Who is affected by depression during pregnancy?

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Expert: Ashwini Nadkarni, MD, Psychiatrist at Brigham and Women’s Hospital

What is depression?

Depression is a medical illness consisting of problems with mood that affect day-to-day functioning. People with depression often experience a general feeling of sadness or an inability to enjoy their usual activities for at least two weeks. Other symptoms include:

  • Sleep issues such as difficulty sleeping, sleeping too much or during the day, and feeling tired all the time
  • Low energy even with appropriate rest, exercise, and nutrition
  • Decreased appetite or disinterest in eating
  • Inability to maintain personal hygiene
  • Difficulty concentrating on everyday tasks and responsibilities
  • Suicidal thoughts or specific plans for suicide
  • Preoccupation with death
  • Feelings of irritability or guilt

Anxiety—constant worrying—often appears alongside depression. These conditions can be treated in a variety of ways. Therapy, medication and lifestyle changes are all common treatments for anxiety and depression

Why do some people have depression while others don’t? Researchers aren’t exactly sure, although brain chemistry, life events, and family history all play a part. Depression can emerge due to a variety of factors. Depression certainly has a hereditary component. Researchers are still trying to understand the precise interaction between genes and the environment and how they relate to depression.

Depression during pregnancy

As many as 20 percent of women experience depression during pregnancy. A history of depression prior to conceiving and discontinuing psychiatric medications increases the likelihood of developing depression in pregnancy. In some cases, pregnancy is the first time some patients experience depression. But pregnancy can make depressive symptoms more severe, and it also increases your chances of having postpartum depression.

For these reasons, it’s very important to seek medical advice if you are depressed during pregnancy. While social stigma surrounding mental illness can make it difficult to speak up, no one should feel ashamed about their depression or anxiety. There are a variety of treatment options available and it’s best for you and your baby if you are upfront with your doctor about mood changes or other symptoms.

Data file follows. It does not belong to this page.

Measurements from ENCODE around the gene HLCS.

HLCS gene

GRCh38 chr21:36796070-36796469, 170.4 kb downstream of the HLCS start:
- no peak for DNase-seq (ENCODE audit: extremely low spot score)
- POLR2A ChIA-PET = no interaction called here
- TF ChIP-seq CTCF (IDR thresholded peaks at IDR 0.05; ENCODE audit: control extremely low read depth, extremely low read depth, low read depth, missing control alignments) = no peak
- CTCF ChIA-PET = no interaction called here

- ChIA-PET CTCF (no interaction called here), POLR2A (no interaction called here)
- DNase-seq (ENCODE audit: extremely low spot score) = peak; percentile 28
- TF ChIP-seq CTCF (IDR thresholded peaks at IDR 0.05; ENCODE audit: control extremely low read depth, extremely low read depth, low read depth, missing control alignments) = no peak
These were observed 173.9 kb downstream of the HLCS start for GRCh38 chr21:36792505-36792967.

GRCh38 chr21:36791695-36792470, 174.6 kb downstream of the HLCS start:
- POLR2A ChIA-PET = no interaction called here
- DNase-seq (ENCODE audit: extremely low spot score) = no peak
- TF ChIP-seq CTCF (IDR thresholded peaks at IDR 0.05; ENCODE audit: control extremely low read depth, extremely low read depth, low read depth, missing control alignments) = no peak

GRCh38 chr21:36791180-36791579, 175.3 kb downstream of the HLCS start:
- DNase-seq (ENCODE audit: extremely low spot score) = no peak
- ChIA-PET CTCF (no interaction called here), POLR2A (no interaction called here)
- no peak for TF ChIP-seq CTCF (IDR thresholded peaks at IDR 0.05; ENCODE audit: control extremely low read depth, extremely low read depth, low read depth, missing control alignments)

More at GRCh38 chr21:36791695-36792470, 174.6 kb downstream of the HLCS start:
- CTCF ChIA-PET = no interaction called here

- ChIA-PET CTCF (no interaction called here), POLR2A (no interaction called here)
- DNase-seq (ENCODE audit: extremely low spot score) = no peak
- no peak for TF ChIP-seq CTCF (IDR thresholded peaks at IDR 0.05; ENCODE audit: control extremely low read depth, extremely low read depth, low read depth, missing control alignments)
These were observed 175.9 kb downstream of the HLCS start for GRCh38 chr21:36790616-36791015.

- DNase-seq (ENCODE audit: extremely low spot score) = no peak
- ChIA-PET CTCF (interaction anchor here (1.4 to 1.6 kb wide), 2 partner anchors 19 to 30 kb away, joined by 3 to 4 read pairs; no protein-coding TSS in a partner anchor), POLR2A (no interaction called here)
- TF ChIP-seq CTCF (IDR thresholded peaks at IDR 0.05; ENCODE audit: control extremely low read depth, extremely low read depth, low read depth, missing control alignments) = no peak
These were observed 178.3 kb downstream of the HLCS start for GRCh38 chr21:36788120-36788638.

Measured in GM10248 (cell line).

Talk to your doctor if you already take anti-depressants.

If you find out you’re pregnant and are on anti-anxiety or anti-depression medication, call your doctor before stopping your treatment. Depression in pregnancy can have important consequences for both the mother and the baby. Therefore, decision-making around starting or stopping psychiatric medications during pregnancy must weigh both the risks to the fetus associated with exposure to the specific medication as well as the risks to the fetus of untreated psychiatric disease in the mother.

How does pregnancy affect moms who have already suffered from depression or anxiety?

Women who experienced depression before conceiving are likely to continue having symptoms during their pregnancy. If you’ve suffered from depression or anxiety in the past and are considering having a baby, talk to your doctor before getting pregnant. Your physician can help you figure out a plan to treat your depression without harming your baby. Quitting anti-depressants without arranging for alternate treatment such as counseling does more harm than good. Of course, changes in mood during pregnancy can sometimes be attributed to normal hormonal shifts, but don’t write off your emotions or let others do so.

If you’re feeling consistently sad, hopeless or moody—or if you experience suicidal thoughts—speak to your healthcare provider immediately.

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